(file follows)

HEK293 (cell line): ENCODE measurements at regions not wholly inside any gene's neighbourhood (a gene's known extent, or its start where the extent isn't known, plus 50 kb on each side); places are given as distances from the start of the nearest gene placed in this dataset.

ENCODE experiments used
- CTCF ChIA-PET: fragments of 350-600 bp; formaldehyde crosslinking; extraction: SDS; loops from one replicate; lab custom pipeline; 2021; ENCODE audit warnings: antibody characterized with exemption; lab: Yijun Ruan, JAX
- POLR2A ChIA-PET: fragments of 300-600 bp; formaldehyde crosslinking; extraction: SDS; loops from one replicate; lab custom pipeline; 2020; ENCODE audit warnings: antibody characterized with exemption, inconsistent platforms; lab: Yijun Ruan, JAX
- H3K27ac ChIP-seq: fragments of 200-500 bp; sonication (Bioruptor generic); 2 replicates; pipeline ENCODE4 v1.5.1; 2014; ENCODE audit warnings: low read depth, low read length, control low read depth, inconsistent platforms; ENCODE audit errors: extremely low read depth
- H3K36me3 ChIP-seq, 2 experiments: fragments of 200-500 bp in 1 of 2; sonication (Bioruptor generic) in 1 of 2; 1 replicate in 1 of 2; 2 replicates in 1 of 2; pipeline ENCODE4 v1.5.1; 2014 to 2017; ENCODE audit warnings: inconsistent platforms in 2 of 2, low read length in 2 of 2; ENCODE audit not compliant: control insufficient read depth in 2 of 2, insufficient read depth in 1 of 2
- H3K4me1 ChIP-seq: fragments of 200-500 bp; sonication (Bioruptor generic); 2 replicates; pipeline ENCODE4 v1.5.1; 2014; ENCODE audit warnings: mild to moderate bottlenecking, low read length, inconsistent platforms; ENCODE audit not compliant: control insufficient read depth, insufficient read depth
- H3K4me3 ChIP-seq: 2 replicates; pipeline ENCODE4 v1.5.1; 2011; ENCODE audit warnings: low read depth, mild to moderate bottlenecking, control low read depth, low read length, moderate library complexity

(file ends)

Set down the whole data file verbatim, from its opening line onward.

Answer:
HEK293 (cell line): ENCODE measurements at regions not wholly inside any gene's neighbourhood (a gene's known extent, or its start where the extent isn't known, plus 50 kb on each side); places are given as distances from the start of the nearest gene placed in this dataset.

ENCODE experiments used
- CTCF ChIA-PET: fragments of 350-600 bp; formaldehyde crosslinking; extraction: SDS; loops from one replicate; lab custom pipeline; 2021; ENCODE audit warnings: antibody characterized with exemption; lab: Yijun Ruan, JAX
- POLR2A ChIA-PET: fragments of 300-600 bp; formaldehyde crosslinking; extraction: SDS; loops from one replicate; lab custom pipeline; 2020; ENCODE audit warnings: antibody characterized with exemption, inconsistent platforms; lab: Yijun Ruan, JAX
- H3K27ac ChIP-seq: fragments of 200-500 bp; sonication (Bioruptor generic); 2 replicates; pipeline ENCODE4 v1.5.1; 2014; ENCODE audit warnings: low read depth, low read length, control low read depth, inconsistent platforms; ENCODE audit errors: extremely low read depth
- H3K36me3 ChIP-seq, 2 experiments: fragments of 200-500 bp in 1 of 2; sonication (Bioruptor generic) in 1 of 2; 1 replicate in 1 of 2; 2 replicates in 1 of 2; pipeline ENCODE4 v1.5.1; 2014 to 2017; ENCODE audit warnings: inconsistent platforms in 2 of 2, low read length in 2 of 2; ENCODE audit not compliant: control insufficient read depth in 2 of 2, insufficient read depth in 1 of 2
- H3K4me1 ChIP-seq: fragments of 200-500 bp; sonication (Bioruptor generic); 2 replicates; pipeline ENCODE4 v1.5.1; 2014; ENCODE audit warnings: mild to moderate bottlenecking, low read length, inconsistent platforms; ENCODE audit not compliant: control insufficient read depth, insufficient read depth
- H3K4me3 ChIP-seq: 2 replicates; pipeline ENCODE4 v1.5.1; 2011; ENCODE audit warnings: low read depth, mild to moderate bottlenecking, control low read depth, low read length, moderate library complexity